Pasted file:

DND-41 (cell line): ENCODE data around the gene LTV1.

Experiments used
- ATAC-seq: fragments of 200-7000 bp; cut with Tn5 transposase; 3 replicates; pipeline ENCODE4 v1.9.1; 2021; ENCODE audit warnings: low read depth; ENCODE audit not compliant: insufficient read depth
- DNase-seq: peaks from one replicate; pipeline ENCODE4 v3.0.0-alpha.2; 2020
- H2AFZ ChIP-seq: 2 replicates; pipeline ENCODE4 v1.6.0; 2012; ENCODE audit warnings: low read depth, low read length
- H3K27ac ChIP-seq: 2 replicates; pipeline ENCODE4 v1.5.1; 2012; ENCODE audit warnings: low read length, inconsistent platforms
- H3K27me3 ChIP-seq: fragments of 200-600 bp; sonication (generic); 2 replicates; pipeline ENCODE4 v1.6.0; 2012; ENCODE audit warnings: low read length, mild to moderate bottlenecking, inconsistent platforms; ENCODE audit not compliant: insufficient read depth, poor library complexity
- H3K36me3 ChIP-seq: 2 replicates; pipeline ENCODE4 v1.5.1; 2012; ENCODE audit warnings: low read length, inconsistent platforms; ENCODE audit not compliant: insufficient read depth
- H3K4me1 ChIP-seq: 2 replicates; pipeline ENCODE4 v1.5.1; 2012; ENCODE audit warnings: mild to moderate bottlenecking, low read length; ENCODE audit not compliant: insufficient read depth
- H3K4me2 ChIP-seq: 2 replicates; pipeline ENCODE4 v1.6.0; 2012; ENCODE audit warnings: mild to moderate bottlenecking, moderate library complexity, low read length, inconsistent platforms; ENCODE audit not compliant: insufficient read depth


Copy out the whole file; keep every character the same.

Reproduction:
DND-41 (cell line): ENCODE data around the gene LTV1.

Experiments used
- ATAC-seq: fragments of 200-7000 bp; cut with Tn5 transposase; 3 replicates; pipeline ENCODE4 v1.9.1; 2021; ENCODE audit warnings: low read depth; ENCODE audit not compliant: insufficient read depth
- DNase-seq: peaks from one replicate; pipeline ENCODE4 v3.0.0-alpha.2; 2020
- H2AFZ ChIP-seq: 2 replicates; pipeline ENCODE4 v1.6.0; 2012; ENCODE audit warnings: low read depth, low read length
- H3K27ac ChIP-seq: 2 replicates; pipeline ENCODE4 v1.5.1; 2012; ENCODE audit warnings: low read length, inconsistent platforms
- H3K27me3 ChIP-seq: fragments of 200-600 bp; sonication (generic); 2 replicates; pipeline ENCODE4 v1.6.0; 2012; ENCODE audit warnings: low read length, mild to moderate bottlenecking, inconsistent platforms; ENCODE audit not compliant: insufficient read depth, poor library complexity
- H3K36me3 ChIP-seq: 2 replicates; pipeline ENCODE4 v1.5.1; 2012; ENCODE audit warnings: low read length, inconsistent platforms; ENCODE audit not compliant: insufficient read depth
- H3K4me1 ChIP-seq: 2 replicates; pipeline ENCODE4 v1.5.1; 2012; ENCODE audit warnings: mild to moderate bottlenecking, low read length; ENCODE audit not compliant: insufficient read depth
- H3K4me2 ChIP-seq: 2 replicates; pipeline ENCODE4 v1.6.0; 2012; ENCODE audit warnings: mild to moderate bottlenecking, moderate library complexity, low read length, inconsistent platforms; ENCODE audit not compliant: insufficient read depth